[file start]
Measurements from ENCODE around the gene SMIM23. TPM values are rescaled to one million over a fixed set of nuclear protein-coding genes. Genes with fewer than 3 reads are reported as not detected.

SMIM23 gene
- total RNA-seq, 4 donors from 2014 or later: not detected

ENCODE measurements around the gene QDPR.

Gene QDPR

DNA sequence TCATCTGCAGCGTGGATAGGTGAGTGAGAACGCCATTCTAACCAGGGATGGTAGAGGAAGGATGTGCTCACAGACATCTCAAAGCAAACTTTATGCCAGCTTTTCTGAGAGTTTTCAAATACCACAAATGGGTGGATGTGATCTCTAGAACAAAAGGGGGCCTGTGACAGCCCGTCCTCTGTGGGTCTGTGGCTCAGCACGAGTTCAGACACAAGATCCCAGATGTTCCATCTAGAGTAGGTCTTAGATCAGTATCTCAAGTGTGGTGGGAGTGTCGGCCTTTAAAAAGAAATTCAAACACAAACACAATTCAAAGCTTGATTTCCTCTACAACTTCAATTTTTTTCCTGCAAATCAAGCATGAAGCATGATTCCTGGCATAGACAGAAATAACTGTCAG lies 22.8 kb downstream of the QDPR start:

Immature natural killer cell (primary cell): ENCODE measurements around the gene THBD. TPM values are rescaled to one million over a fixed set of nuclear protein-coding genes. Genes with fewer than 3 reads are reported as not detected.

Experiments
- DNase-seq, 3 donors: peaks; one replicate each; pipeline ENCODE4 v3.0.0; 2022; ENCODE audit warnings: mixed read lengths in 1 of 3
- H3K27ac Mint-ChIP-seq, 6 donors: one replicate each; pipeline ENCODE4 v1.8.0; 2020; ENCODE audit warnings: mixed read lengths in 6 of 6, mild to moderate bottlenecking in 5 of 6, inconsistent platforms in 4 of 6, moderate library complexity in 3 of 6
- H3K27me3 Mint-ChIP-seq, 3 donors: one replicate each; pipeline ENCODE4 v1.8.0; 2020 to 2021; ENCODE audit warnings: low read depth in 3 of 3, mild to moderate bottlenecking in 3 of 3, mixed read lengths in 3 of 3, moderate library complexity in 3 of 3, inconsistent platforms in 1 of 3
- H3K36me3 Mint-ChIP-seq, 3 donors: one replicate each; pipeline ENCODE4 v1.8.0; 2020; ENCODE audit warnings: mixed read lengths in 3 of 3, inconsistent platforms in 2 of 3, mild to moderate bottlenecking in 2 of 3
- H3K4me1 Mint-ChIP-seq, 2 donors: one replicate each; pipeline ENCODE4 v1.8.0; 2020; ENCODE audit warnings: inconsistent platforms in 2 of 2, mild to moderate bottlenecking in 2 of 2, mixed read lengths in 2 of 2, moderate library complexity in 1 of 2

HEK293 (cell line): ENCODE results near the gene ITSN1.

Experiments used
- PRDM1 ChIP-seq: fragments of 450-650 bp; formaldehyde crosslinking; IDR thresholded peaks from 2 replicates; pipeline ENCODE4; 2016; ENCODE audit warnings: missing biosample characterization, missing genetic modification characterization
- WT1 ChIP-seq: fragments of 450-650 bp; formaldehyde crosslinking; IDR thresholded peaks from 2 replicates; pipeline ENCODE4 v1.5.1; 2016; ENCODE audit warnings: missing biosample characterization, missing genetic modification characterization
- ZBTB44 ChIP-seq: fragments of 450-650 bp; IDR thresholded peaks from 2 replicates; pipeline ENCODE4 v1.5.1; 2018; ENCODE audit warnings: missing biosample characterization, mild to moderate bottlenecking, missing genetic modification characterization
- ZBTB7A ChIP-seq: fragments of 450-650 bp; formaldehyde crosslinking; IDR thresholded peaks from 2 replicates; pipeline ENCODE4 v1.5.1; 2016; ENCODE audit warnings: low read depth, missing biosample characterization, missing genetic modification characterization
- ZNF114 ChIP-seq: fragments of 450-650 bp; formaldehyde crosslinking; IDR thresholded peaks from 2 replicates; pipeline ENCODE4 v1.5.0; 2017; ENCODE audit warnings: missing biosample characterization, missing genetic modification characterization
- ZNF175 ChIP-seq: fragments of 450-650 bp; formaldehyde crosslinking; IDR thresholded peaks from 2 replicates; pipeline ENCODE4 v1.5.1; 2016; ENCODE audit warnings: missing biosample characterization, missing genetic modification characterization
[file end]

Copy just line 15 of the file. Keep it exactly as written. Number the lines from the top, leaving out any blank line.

Experiments used